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Our View: Another eurozone crisis could be on the cards

ANOTHER eurozone crisis could be on the cards after finance ministers failed to reach an agreement on the joint debt, also known as corona bonds, at Thursday’s teleconference meeting of the Eurogroup. While there was a joint statement and the go-ahead to a €540bn package of measures for dealing with the devastating consequences of the coronavirus on the bloc’s economy, there was no decision on the pooling of EU debt, as Italy and Spain, the worst-hit countries, had been seeking.

The vague wording of the statement made no mention of the corona bonds, referring instead to a recovery fund that would provide funds to countries through the EU budget to assist the recovery of the European economy. The governments in Rome and Madrid had argued for the issue of a corona bond by the ECB that would finance the recovery of eurozone countries, while keeping their borrowing costs down, but this does not have the support of the financially prudent countries of the north such as Germany, The Netherlands, Austria and others.

The matter was discussed inconclusively the previous week at the summit of European leaders, who instructed their finance ministers to find a way out of the deadlock this week. After three days of talks leading up to Thursday night’s meeting, the result was the vague statement which the Italian finance minister saw as proof that “European bonds are on the table.” Leaders will sign off on the deal announced next week, but despite the optimism of the Italian minister, it is highly unlikely the issuing of a joint eurozone debt would be approved.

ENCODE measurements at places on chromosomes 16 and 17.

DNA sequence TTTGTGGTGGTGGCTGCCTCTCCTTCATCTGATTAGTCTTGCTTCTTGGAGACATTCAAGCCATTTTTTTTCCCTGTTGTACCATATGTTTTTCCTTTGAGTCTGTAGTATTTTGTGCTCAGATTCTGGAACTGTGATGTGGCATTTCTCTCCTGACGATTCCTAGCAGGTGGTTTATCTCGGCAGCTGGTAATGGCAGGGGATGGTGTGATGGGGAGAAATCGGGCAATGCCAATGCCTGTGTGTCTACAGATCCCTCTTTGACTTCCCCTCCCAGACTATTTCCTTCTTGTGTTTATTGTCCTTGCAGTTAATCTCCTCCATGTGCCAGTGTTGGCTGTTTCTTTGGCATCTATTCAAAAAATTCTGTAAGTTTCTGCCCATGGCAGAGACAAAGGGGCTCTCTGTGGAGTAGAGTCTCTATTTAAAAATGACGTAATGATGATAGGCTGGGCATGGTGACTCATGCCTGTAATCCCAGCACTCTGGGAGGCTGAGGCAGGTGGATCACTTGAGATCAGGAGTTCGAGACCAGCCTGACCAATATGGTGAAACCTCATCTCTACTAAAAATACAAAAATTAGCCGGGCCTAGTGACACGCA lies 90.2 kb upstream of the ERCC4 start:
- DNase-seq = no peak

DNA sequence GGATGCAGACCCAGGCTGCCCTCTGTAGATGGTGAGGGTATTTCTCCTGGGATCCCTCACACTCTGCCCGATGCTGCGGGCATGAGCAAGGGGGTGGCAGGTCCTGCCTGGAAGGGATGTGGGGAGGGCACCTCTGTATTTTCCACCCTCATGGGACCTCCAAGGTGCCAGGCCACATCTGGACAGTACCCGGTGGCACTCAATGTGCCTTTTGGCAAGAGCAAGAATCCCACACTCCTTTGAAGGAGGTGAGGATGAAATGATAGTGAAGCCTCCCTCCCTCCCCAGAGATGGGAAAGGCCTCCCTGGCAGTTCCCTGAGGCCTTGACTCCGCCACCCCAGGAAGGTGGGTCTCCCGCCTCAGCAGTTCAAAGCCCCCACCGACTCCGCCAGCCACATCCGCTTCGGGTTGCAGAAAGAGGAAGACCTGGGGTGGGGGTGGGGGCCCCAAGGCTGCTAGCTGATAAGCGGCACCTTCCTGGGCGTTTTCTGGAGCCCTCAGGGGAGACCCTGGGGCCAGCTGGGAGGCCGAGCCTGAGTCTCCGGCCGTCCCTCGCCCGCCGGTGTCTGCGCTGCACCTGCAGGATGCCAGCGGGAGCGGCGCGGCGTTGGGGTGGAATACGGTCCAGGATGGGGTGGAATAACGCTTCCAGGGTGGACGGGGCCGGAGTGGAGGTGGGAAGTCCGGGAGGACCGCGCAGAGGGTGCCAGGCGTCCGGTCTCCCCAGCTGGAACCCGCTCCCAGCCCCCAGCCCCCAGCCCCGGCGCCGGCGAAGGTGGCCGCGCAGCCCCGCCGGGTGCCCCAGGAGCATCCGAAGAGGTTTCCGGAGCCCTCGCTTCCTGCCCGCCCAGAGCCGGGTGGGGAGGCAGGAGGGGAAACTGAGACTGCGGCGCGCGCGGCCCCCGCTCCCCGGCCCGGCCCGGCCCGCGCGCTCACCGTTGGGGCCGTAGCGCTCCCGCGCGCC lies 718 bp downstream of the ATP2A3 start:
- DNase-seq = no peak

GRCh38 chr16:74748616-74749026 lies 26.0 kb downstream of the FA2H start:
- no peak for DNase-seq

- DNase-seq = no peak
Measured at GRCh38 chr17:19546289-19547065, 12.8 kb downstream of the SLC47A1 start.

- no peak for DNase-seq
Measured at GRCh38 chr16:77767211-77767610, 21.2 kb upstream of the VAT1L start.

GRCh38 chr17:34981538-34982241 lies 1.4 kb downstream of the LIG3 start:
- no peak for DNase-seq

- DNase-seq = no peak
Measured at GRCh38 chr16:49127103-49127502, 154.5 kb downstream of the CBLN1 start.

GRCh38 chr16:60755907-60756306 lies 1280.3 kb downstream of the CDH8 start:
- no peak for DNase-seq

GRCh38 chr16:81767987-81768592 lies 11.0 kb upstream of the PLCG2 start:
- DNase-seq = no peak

Dutch foreign minister Wopke Hoekstra, was quoted by Politico as saying after the meeting, that he “will never be OK with Eurobonds,” because “it is my deeply held conviction that it is not only unfair to the Dutch taxpayer but it will increase rather than decrease risks for the Union as a whole.” It is the same dispute that surfaced during the eurozone crisis. The financially prudent northern European states were unwilling to bankroll the profligate states of the European south. The Italian economy’s problems predated the coronavirus, its public debt at 134.8 per cent of GDP.

Whereas the northern countries want to protect their taxpayers who could end up paying off the debts of the southern countries, the latter, understandably demand a show of solidarity in these testing times. Both have a point, but they cannot both get their way. Whatever the final decision, it would cause new divisions and pose a bigger threat to Union’s future than ever before. Former European Commission president Jacques Delors went as far as to say last weekend that the lack of solidarity “poses a mortal danger to the EU.”

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